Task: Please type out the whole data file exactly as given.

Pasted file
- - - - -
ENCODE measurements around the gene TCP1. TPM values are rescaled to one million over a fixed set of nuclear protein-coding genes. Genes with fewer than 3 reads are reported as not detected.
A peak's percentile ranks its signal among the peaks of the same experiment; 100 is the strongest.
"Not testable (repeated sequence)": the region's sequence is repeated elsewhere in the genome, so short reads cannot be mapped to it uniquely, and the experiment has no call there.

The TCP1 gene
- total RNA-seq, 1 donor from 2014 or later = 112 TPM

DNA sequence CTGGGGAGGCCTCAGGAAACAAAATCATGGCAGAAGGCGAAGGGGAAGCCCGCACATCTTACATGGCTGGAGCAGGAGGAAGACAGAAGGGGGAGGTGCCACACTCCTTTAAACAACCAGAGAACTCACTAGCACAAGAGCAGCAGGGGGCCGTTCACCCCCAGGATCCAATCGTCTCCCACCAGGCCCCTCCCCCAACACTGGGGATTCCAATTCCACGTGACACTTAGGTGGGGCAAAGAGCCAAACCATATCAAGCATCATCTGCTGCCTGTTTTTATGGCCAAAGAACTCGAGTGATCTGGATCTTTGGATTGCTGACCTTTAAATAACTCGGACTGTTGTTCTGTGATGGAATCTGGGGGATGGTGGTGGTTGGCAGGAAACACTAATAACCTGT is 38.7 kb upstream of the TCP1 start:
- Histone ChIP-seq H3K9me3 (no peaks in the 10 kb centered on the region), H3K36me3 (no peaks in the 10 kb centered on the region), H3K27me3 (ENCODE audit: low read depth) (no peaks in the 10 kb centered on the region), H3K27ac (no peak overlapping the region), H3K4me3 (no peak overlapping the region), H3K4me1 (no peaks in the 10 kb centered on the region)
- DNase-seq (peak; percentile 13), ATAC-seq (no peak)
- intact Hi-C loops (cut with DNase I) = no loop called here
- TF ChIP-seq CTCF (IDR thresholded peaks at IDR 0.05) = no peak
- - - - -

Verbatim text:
ENCODE measurements around the gene TCP1. TPM values are rescaled to one million over a fixed set of nuclear protein-coding genes. Genes with fewer than 3 reads are reported as not detected.
A peak's percentile ranks its signal among the peaks of the same experiment; 100 is the strongest.
"Not testable (repeated sequence)": the region's sequence is repeated elsewhere in the genome, so short reads cannot be mapped to it uniquely, and the experiment has no call there.

The TCP1 gene
- total RNA-seq, 1 donor from 2014 or later = 112 TPM

DNA sequence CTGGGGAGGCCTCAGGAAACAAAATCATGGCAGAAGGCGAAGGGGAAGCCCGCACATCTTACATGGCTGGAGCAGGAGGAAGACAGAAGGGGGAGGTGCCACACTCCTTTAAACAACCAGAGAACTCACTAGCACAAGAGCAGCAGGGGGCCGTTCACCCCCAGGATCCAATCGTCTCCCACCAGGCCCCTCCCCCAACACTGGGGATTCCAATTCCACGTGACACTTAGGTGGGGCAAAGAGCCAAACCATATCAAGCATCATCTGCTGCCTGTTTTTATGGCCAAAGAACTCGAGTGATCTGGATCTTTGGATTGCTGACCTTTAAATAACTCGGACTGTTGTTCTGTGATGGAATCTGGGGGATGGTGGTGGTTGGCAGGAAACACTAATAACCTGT is 38.7 kb upstream of the TCP1 start:
- Histone ChIP-seq H3K9me3 (no peaks in the 10 kb centered on the region), H3K36me3 (no peaks in the 10 kb centered on the region), H3K27me3 (ENCODE audit: low read depth) (no peaks in the 10 kb centered on the region), H3K27ac (no peak overlapping the region), H3K4me3 (no peak overlapping the region), H3K4me1 (no peaks in the 10 kb centered on the region)
- DNase-seq (peak; percentile 13), ATAC-seq (no peak)
- intact Hi-C loops (cut with DNase I) = no loop called here
- TF ChIP-seq CTCF (IDR thresholded peaks at IDR 0.05) = no peak